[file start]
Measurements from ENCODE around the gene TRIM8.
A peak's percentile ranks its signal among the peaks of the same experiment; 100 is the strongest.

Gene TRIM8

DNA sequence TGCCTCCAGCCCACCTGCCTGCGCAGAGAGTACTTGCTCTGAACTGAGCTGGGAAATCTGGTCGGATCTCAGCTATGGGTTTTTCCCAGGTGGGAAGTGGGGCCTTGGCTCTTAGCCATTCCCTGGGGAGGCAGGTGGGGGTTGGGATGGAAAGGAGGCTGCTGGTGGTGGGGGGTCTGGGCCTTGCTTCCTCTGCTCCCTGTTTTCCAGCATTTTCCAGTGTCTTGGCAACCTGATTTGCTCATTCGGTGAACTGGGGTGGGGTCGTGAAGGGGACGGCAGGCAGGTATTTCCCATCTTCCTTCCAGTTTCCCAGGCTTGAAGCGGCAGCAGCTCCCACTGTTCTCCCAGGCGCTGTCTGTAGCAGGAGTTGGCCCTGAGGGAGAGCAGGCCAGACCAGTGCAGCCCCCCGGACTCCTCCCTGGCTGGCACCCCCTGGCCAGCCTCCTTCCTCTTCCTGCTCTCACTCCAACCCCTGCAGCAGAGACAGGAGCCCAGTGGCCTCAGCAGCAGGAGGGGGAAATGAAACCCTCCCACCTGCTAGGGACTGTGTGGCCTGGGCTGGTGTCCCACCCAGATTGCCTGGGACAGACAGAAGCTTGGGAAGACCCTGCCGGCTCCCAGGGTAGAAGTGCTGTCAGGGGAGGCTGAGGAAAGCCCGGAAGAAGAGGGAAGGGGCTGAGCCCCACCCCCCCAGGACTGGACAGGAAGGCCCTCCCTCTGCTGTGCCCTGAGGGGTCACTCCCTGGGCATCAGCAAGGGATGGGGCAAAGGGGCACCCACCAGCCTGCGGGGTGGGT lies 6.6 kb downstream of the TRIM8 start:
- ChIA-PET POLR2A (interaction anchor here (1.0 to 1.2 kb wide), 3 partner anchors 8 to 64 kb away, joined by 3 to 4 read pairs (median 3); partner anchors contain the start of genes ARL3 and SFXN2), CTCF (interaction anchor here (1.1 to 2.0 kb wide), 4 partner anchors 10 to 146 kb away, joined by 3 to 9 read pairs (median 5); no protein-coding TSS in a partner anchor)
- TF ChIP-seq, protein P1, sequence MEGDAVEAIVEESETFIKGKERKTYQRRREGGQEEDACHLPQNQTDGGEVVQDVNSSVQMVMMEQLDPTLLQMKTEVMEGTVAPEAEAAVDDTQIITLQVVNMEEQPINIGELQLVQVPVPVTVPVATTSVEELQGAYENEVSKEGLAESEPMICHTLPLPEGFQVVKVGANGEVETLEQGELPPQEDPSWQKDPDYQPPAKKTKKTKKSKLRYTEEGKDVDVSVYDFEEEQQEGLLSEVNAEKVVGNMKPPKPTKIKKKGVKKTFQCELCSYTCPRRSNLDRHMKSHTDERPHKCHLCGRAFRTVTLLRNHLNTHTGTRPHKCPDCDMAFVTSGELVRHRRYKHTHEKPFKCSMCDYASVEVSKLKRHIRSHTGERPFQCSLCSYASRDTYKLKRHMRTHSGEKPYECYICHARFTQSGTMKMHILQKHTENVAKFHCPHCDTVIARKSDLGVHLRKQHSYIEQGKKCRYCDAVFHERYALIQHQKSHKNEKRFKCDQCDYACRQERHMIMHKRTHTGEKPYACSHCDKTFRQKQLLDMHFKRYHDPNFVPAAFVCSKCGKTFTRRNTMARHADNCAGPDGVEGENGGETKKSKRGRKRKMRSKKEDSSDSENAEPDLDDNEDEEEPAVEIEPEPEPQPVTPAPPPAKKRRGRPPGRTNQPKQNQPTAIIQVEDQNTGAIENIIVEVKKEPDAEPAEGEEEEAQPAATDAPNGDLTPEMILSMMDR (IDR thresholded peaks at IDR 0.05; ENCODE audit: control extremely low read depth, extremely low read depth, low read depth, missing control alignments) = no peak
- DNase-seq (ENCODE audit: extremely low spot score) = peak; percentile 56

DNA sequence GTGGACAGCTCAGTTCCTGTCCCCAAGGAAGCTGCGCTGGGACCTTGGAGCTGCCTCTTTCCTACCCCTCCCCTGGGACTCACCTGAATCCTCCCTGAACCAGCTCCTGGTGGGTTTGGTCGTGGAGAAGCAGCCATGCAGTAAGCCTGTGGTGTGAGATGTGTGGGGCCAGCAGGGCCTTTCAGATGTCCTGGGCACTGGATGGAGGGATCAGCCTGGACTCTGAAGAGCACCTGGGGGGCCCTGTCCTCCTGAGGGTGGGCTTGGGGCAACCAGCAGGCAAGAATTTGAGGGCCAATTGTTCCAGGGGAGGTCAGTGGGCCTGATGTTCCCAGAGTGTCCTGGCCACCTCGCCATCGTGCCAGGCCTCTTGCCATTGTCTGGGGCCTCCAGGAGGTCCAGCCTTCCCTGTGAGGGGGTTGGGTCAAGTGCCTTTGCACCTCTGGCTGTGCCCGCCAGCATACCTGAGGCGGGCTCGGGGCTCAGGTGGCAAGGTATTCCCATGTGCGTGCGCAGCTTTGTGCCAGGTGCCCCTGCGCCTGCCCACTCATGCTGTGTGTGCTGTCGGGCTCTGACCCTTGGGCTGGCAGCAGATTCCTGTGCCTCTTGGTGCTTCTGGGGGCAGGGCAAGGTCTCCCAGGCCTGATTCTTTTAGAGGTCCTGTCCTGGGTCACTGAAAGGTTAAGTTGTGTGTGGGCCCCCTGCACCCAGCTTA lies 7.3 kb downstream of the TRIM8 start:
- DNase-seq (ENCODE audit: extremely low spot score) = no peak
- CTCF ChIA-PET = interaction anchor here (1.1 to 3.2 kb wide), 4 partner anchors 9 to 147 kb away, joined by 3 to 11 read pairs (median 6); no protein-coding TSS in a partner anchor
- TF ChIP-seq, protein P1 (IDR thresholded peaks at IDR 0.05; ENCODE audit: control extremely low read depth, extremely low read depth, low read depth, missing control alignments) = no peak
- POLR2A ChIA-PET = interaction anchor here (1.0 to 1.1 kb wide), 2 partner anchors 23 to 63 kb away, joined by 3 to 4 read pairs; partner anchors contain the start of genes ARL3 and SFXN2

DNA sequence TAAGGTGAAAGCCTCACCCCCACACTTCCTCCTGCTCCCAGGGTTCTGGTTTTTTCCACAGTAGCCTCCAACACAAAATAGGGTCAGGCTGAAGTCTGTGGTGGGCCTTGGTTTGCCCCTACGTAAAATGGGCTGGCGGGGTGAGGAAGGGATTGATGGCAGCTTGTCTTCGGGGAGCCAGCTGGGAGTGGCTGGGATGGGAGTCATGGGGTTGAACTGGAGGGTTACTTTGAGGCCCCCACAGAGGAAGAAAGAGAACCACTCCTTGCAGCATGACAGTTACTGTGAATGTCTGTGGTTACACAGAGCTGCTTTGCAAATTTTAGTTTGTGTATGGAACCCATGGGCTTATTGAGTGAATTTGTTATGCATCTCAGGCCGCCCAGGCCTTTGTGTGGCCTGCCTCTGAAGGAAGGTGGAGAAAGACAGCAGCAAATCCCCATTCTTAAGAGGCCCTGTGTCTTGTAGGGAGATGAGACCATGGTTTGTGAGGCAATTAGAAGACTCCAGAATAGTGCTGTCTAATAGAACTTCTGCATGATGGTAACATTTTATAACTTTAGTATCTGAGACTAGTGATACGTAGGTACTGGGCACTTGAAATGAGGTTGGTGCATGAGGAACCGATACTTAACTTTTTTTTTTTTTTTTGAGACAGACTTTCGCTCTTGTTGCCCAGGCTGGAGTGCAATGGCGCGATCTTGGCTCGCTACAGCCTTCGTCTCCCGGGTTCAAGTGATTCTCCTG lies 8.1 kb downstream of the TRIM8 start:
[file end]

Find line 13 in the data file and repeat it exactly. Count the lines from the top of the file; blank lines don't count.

DNA sequence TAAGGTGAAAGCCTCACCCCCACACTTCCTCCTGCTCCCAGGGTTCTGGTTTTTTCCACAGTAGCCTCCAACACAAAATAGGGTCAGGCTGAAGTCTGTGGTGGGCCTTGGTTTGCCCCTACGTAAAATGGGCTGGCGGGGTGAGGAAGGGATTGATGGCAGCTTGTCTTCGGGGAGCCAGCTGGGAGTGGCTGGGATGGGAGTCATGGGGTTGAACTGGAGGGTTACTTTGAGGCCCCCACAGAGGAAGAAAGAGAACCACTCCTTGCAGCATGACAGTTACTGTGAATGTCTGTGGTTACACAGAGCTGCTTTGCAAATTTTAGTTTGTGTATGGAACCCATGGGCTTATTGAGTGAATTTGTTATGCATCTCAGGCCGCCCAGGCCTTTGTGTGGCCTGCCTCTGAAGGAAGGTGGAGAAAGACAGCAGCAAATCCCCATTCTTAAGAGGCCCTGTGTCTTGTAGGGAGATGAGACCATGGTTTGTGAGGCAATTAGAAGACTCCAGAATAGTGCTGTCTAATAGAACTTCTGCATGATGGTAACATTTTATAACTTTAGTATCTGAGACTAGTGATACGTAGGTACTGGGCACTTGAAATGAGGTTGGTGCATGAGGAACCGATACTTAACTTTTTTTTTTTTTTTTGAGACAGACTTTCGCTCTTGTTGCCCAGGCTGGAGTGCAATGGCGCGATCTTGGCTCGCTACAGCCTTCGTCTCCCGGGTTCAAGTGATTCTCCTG lies 8.1 kb downstream of the TRIM8 start: